Reading the pressures is as simple as using a tyre pressure gauge. It’s worth having a good one but for the most part what matters more is consistency than absolute pressure values. Although there is some variation between pressure gauges I have, the difference at these pressures between my cheapest $2 gauge and my most expensive fluid-filled fancy-pants one is < 1 psi so do not feel compelled to buy an expensive one.
You do, however, want a pressure gauge that lets you keep the pressure it read. It makes life a lot easier. Something with a hose rather than directly going onto the valve is also nice for the ergonomics. I bought the ARB inflator kit to match my compressor and it comes with quite a nice digital gauge, but you can do ok with even quite cheap gauges. It is sensible to check any new gauge against any that you trust to make sure you’re getting accurate readings, and also check how repeatable they are at their measurements too.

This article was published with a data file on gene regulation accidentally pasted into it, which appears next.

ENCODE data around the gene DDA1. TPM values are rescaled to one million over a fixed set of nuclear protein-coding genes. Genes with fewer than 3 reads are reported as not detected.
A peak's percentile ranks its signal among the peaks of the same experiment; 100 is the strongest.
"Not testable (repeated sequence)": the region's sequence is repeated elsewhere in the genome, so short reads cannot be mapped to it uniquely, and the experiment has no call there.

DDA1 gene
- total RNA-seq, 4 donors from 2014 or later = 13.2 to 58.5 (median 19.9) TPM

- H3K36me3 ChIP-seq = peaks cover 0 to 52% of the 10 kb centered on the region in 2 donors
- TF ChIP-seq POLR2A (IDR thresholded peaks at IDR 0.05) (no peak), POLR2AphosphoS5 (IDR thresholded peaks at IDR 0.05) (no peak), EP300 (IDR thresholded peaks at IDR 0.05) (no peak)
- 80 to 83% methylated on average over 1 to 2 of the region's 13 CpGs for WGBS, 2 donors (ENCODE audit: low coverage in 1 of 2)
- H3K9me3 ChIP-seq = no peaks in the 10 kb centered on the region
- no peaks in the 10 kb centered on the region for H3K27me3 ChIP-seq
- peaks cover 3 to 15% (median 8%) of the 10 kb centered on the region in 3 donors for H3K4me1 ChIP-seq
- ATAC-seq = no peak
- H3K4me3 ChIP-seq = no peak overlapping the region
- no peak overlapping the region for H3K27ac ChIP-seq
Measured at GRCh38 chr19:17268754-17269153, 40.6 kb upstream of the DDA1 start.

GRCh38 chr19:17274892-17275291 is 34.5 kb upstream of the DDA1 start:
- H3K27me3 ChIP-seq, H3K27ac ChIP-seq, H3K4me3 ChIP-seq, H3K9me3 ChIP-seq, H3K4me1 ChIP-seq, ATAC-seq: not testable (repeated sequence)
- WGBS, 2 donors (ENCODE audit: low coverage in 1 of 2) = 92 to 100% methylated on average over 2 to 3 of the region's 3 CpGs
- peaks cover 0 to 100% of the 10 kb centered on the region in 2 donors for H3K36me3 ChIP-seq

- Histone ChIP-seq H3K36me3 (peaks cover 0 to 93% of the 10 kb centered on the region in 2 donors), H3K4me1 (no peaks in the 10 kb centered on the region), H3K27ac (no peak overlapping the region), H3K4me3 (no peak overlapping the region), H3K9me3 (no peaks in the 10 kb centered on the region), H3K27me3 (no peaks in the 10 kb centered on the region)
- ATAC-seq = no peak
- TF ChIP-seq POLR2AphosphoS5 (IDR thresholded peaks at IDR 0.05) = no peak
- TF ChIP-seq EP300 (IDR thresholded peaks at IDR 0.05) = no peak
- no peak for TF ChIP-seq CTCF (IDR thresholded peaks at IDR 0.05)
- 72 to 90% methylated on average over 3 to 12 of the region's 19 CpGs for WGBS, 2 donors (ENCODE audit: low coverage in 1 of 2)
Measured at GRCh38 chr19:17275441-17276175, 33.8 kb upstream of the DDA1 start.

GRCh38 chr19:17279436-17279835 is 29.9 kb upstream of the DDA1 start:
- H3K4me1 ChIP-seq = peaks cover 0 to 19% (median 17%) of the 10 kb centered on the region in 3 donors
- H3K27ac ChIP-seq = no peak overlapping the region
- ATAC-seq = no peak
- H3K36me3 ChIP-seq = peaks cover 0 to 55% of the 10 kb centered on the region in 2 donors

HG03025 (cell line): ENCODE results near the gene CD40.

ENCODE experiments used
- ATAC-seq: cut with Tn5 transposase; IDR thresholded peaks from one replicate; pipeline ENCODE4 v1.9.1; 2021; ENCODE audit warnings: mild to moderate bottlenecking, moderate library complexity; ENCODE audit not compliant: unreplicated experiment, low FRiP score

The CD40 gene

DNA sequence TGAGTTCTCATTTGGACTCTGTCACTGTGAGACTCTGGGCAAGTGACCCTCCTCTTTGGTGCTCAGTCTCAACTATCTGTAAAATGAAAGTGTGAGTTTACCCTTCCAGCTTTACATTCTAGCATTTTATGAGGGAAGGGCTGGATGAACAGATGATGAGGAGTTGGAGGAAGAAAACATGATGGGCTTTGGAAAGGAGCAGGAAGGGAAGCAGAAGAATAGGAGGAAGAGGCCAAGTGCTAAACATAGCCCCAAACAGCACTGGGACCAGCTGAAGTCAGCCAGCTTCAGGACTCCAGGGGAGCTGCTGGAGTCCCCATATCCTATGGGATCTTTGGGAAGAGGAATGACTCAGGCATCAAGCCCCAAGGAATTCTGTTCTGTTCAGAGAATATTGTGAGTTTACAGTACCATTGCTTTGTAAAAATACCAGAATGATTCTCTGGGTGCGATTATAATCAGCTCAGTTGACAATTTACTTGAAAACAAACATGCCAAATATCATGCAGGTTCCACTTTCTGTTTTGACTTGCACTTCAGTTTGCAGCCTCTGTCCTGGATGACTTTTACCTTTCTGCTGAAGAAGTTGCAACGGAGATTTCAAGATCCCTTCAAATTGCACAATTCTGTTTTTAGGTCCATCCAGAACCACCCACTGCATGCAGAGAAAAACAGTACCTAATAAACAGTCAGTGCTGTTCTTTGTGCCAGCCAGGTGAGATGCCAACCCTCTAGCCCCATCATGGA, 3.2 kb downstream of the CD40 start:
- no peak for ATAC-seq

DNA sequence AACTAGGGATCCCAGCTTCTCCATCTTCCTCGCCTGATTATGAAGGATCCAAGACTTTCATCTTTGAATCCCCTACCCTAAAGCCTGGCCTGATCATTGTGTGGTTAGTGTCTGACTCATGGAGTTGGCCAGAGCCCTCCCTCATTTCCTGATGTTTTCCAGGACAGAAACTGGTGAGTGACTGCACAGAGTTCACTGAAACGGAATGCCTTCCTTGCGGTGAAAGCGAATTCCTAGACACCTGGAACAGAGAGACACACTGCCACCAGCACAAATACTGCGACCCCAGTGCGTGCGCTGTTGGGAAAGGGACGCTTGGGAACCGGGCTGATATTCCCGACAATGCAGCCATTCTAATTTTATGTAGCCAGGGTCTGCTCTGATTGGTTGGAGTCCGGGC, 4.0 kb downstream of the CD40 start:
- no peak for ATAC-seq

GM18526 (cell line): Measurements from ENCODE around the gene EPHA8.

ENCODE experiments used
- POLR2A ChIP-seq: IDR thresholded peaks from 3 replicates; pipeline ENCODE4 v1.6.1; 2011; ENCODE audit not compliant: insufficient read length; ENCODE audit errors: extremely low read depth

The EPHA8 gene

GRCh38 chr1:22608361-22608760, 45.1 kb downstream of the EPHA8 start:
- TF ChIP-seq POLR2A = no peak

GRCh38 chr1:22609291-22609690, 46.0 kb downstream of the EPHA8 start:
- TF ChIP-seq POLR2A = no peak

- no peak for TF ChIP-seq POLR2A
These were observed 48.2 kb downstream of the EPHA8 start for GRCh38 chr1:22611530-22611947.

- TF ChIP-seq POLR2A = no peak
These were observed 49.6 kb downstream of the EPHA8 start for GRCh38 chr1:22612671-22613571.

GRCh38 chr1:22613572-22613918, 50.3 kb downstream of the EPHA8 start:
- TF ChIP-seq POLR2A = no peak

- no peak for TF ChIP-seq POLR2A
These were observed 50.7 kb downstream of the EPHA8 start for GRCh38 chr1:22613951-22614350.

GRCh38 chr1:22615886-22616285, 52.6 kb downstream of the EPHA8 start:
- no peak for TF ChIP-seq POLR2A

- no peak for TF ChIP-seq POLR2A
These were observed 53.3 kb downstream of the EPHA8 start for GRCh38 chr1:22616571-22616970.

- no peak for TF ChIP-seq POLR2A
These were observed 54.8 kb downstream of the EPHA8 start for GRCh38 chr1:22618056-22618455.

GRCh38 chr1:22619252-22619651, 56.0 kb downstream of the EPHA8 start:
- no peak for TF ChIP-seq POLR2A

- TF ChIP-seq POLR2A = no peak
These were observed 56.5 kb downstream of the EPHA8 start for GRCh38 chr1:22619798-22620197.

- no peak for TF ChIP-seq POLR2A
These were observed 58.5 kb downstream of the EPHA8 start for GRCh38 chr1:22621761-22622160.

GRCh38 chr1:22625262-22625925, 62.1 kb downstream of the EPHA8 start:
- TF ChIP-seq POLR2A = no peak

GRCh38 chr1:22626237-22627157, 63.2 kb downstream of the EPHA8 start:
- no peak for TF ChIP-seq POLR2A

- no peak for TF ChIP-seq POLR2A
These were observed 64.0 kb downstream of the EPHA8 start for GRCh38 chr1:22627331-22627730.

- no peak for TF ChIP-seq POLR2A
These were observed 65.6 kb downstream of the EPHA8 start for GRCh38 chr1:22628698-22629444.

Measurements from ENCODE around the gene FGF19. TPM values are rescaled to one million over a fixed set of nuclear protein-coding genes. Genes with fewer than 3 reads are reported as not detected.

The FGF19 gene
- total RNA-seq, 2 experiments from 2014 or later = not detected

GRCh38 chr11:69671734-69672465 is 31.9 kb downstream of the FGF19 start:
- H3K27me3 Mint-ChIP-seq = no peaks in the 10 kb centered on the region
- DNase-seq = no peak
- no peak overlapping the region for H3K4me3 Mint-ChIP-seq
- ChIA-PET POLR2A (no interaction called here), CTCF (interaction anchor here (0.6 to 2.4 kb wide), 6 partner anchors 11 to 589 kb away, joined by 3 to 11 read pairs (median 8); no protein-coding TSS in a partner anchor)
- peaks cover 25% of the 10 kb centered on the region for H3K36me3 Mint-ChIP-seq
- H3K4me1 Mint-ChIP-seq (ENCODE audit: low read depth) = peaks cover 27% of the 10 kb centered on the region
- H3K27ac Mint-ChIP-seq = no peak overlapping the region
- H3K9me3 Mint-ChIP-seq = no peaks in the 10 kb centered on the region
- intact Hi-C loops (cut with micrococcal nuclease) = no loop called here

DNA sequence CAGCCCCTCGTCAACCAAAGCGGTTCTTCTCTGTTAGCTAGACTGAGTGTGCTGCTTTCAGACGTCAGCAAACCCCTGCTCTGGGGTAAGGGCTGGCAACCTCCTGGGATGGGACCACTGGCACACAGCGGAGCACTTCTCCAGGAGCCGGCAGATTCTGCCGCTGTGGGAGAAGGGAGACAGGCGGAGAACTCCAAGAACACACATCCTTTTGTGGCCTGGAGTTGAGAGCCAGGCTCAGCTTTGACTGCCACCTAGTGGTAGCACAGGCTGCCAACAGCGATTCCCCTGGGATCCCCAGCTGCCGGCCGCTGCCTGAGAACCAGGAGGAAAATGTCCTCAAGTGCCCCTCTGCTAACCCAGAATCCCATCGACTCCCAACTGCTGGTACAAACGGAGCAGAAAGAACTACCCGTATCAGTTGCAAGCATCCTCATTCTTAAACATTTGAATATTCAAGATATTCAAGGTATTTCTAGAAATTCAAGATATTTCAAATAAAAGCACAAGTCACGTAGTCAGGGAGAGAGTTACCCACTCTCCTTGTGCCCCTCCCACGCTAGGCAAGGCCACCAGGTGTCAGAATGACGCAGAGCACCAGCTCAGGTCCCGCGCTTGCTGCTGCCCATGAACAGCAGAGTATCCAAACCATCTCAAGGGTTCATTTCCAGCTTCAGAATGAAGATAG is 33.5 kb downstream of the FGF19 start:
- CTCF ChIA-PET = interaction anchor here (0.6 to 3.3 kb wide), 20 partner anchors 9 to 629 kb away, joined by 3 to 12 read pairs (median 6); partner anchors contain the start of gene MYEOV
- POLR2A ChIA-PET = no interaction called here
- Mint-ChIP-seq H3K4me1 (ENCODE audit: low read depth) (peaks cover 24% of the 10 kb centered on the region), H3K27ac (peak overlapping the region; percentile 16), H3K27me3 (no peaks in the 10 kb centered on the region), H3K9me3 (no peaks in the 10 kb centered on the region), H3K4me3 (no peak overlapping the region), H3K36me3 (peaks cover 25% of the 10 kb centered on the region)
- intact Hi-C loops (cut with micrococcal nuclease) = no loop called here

Obviously the other aspect to varying pressures
DO NOT FEEL OBLIGATED TO BUY EXPENSIVE DEFLATORS TO GET 4WDING.
The simplest deflating method is something to poke the valve core down and release air, obviously.
If you time how long it takes to get to the chosen pressure you’re after, you can then just use a stopwatch to get yourself close on the other wheels. Jimny tyres are small and do not take a long time to deflate so this is not a huge time sink.
Fancier, faster deflators that let you remove the valve core from the valve are now really cheap though and are worth considering.
You want to make sure the valve stem is a bit clean inside and out before using them and have some spare valve cores handy just in case you lose one or ruin one. These style of deflators are often great to use as they let out air a lot faster, and you can often monitor the pressure as you go. You do need a bit of practise to nicely thread the valve core back in but they work ok.